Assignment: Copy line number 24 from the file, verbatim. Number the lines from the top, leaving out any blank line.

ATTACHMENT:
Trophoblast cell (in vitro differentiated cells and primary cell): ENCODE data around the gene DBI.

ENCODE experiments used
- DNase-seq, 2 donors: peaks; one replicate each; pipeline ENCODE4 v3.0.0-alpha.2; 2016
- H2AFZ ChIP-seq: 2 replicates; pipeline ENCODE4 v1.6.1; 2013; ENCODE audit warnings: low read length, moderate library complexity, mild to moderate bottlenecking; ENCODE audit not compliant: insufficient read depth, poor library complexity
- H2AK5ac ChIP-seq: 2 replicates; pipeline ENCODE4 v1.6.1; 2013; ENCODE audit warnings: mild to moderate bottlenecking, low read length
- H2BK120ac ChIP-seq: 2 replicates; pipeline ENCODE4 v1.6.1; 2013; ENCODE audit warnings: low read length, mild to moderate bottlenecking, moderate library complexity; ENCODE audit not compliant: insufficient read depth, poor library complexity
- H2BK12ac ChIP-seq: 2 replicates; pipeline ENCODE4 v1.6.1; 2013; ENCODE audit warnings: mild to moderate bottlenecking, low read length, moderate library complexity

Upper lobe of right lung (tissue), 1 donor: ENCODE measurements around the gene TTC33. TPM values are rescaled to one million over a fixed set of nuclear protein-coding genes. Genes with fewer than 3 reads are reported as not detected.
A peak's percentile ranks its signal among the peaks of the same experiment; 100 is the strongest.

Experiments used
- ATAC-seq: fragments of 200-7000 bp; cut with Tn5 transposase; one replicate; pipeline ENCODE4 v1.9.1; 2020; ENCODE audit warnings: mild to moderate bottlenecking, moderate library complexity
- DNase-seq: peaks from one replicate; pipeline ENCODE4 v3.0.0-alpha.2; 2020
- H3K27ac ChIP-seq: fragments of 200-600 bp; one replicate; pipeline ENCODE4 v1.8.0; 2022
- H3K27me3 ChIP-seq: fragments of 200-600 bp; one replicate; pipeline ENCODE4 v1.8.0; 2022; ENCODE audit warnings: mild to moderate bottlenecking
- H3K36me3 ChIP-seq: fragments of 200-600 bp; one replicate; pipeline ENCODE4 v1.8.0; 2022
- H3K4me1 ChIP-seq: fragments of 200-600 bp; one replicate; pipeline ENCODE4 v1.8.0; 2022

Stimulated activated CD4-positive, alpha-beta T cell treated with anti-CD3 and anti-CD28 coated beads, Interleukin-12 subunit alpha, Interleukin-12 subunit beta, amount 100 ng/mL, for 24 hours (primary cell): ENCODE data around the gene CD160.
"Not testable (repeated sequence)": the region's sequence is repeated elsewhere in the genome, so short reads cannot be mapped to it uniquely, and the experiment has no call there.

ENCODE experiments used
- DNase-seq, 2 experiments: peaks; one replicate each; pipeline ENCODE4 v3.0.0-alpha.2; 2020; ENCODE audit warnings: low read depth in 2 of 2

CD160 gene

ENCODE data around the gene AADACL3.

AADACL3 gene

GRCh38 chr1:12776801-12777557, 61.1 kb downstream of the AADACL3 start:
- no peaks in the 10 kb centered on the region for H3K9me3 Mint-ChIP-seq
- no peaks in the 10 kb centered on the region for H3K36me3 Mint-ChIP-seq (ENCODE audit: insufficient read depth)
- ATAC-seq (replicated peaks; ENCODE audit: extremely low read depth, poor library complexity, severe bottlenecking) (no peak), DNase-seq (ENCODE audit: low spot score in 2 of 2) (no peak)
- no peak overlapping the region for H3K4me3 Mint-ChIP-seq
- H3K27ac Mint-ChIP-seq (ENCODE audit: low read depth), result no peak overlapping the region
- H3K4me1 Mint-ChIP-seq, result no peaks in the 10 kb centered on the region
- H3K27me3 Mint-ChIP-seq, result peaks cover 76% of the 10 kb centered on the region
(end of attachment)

GRCh38 chr1:12776801-12777557, 61.1 kb downstream of the AADACL3 start: